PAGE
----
Finding Dory | Review
Sea Notes: Stanton Revisits Little Lost Fish in the Wide Blue Yonder
To many, 2003’s animated Pixar film Finding Nemo is considered an iconic title, particularly for the millennials and beyond, despite its recycled themes of anthropomorphized families struggling to reunite after tragedy has torn them asunder (as seen to equally great effect in previous cartoons, like 1986’s An American Tail or 1988’s The Land Before Time. Director Andrew Stanton reunites his beloved trio of fish from the first film to focus on the backstory and subsequent journey of the forgetful little blue Tang voiced by Ellen DeGeneres for Finding Dory. Those moved to baleful tears from the adventure experienced by Marlin attempting to save his only surviving son Nemo may be less satisfied by Dory’s similarly structured reunion with her parents, but a surplus of entertaining supporting characters at least matches the energetic delight of the previous chapter, including a particularly entertaining gag throughout involving Sigourney Weaver voicing herself.
A year after Nemo was saved from certain death after being plucked from the ocean and gifted to a the maniacal niece of a daffy dentist, the little orange clown fish and his sarcastic dad Marlin (Albert Brooks) have more or less adopted Dory (DeGeneres) as part of their family. But dealing with Dory can sometimes be a challenge. However, she is jolted into remembering childhood memories, discovering she became separated from her parents as a child and wasn’t able to remember how to return home. Now, she knows they’re somewhere off the coast of California, and she convinces Marlin and Nemo to cross the ocean a second time so she can be reunited with the parents she may not have remembered but always felt as an absence.
Technical credits are seamless and superb, and Pixar remains one of the rare entities whose sequel properties are as meticulously and thoughtfully packaged as their original features. The real problem with Finding Dory (for those who actually find it to be a problem) is the inherent issue of anchoring a film with a wholly annoying character. Dory is a rather frustrating personality, unflaggingly sweet but so hopelessly forgetful her existence seems the stuff inspired by a Kafkaesque nightmare. Her constant forgetfulness grows old quickly, more so than her supporting doses in Stanton’s Nemo, because, after all, this is her, uh, bildungsroman (though condensed for fish time, since her species has a life expectancy of eight to twenty years).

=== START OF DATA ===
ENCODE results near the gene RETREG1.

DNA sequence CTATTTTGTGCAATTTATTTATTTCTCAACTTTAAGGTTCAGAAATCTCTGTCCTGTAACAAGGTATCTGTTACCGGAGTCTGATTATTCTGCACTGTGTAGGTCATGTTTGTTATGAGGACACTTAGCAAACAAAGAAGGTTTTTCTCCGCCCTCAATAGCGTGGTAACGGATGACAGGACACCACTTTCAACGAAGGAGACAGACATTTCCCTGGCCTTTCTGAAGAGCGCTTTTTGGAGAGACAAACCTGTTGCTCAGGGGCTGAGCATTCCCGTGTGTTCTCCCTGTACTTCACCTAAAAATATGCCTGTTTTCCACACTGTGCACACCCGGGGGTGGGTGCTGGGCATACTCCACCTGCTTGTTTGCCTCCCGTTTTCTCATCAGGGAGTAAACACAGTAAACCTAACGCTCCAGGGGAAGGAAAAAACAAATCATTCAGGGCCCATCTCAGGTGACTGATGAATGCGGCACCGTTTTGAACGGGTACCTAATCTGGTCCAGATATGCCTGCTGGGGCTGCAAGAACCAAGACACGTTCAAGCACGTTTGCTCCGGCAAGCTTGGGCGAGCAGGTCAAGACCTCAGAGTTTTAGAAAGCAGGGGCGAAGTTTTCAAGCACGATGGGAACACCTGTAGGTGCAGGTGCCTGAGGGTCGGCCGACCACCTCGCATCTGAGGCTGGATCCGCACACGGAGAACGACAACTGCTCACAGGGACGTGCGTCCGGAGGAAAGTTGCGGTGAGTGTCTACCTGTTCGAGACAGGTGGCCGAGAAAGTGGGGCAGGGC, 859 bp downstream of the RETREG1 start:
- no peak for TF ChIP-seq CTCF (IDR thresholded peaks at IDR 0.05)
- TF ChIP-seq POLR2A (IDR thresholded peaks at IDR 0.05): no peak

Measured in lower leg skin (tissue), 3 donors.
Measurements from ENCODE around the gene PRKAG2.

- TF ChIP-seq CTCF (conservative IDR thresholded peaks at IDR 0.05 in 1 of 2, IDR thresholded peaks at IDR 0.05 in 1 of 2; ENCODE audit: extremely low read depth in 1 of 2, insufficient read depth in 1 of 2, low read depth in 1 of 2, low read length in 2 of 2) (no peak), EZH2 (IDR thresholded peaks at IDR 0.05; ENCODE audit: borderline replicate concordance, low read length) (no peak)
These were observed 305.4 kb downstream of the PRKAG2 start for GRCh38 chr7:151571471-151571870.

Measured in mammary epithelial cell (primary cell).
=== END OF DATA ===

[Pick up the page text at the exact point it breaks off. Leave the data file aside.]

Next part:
Imagine a standalone film for a character like Marv from the Home Alone films, a dunce conveniently on hand to prime the spring for all the best gags, and you’ll see why Dory makes an empathetic character but one without the same level of emotional investment since her memory loss relegates her sweetness to a mere byproduct of cordial, superficial pleasantry. The prelude to Finding Nemo depicts the cruel realism of Mother Nature with all the terror of a preadolescent rendering of The Rite of Spring. Here, Dory’s parents are the culpable agents, the concept of neglect never conveniently expunged during what should have been a more meaningful finale.
Stanton, who included Sigourney Weaver in his 2008 film Wall-E, makes use of the actress again as a running gag in Finding Dory as the recorded voice of the Marine Life Institute, playing off her reputation for narrating a multitude of documentaries pertaining to nature and the environment, particularly the US version of Planet Earth. A cantankerous octopus voiced by Ed O’Neill, a nearsighted whale shark voiced by Kaitlin Olson, and a hypochondriac Beluga voiced by Ty Burrell (who is used to facilitate a slick, funny homage to Tom Skerrit’s denouement in Alien) are all winning side characters. Idris Elba and Dominic West get to voice a pair of slothful seals who introduce two of the film’s recurring gags involving another buffoonish seal and a creepy bird named Becky who provides airlifted passage in a bucket for Marlin and Nemo. Others, like the saccharine sweet parents of Dory voiced by Eugene Levy and Diane Keaton, try too hard to squeeze sentiment out of a reunion which could have used a more significant backstory than Dory’s wanly explained handicap.
Entertaining, joyful, and as playfully intelligent as its predecessor (the scrambling of Bailey’s sonar during a chase sequence is maddeningly gleeful), Finding Dory is solid fare, even if it only manages to rehash the same dramatic components. The accomplished styling of Sia converts Nat King Cole’s signature Unforgettable track into a rather forced yearning over the credits—and much like Finding Dory itself, you may find yourself craving the original emotion which made this film possible in the first place and wish someone had managed to have Nat and daughter Natalie Cole’s (who sadly passed away on December 31, 2015) duo recording instead.